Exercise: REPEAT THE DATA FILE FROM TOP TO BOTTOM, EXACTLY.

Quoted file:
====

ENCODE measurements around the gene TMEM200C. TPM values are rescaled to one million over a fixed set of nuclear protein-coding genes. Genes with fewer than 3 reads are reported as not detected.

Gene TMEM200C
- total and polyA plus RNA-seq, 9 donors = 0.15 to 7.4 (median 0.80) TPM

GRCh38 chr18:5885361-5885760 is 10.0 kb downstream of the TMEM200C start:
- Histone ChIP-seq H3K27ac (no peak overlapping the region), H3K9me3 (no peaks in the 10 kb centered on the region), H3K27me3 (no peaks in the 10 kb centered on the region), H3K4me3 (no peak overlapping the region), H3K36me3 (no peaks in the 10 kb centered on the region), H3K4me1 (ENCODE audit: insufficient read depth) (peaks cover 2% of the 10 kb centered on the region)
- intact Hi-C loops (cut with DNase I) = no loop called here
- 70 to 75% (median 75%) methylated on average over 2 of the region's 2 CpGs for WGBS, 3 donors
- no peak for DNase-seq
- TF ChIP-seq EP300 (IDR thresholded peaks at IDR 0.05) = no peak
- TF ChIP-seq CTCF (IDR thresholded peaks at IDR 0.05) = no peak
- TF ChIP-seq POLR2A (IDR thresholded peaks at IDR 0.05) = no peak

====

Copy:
ENCODE measurements around the gene TMEM200C. TPM values are rescaled to one million over a fixed set of nuclear protein-coding genes. Genes with fewer than 3 reads are reported as not detected.

Gene TMEM200C
- total and polyA plus RNA-seq, 9 donors = 0.15 to 7.4 (median 0.80) TPM

GRCh38 chr18:5885361-5885760 is 10.0 kb downstream of the TMEM200C start:
- Histone ChIP-seq H3K27ac (no peak overlapping the region), H3K9me3 (no peaks in the 10 kb centered on the region), H3K27me3 (no peaks in the 10 kb centered on the region), H3K4me3 (no peak overlapping the region), H3K36me3 (no peaks in the 10 kb centered on the region), H3K4me1 (ENCODE audit: insufficient read depth) (peaks cover 2% of the 10 kb centered on the region)
- intact Hi-C loops (cut with DNase I) = no loop called here
- 70 to 75% (median 75%) methylated on average over 2 of the region's 2 CpGs for WGBS, 3 donors
- no peak for DNase-seq
- TF ChIP-seq EP300 (IDR thresholded peaks at IDR 0.05) = no peak
- TF ChIP-seq CTCF (IDR thresholded peaks at IDR 0.05) = no peak
- TF ChIP-seq POLR2A (IDR thresholded peaks at IDR 0.05) = no peak